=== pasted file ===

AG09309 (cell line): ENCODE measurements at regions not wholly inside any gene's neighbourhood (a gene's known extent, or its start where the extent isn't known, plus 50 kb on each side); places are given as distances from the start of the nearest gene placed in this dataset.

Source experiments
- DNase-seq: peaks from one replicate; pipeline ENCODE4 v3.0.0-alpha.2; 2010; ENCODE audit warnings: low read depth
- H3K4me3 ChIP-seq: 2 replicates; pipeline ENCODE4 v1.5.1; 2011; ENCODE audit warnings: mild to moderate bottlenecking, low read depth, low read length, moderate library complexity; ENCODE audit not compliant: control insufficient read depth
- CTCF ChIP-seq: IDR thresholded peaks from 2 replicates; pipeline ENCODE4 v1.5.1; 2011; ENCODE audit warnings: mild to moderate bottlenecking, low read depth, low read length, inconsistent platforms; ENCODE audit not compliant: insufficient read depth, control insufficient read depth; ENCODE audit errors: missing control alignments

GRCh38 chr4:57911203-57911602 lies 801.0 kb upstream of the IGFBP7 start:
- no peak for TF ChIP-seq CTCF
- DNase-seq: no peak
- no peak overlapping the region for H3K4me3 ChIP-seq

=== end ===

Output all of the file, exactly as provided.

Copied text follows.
AG09309 (cell line): ENCODE measurements at regions not wholly inside any gene's neighbourhood (a gene's known extent, or its start where the extent isn't known, plus 50 kb on each side); places are given as distances from the start of the nearest gene placed in this dataset.

Source experiments
- DNase-seq: peaks from one replicate; pipeline ENCODE4 v3.0.0-alpha.2; 2010; ENCODE audit warnings: low read depth
- H3K4me3 ChIP-seq: 2 replicates; pipeline ENCODE4 v1.5.1; 2011; ENCODE audit warnings: mild to moderate bottlenecking, low read depth, low read length, moderate library complexity; ENCODE audit not compliant: control insufficient read depth
- CTCF ChIP-seq: IDR thresholded peaks from 2 replicates; pipeline ENCODE4 v1.5.1; 2011; ENCODE audit warnings: mild to moderate bottlenecking, low read depth, low read length, inconsistent platforms; ENCODE audit not compliant: insufficient read depth, control insufficient read depth; ENCODE audit errors: missing control alignments

GRCh38 chr4:57911203-57911602 lies 801.0 kb upstream of the IGFBP7 start:
- no peak for TF ChIP-seq CTCF
- DNase-seq: no peak
- no peak overlapping the region for H3K4me3 ChIP-seq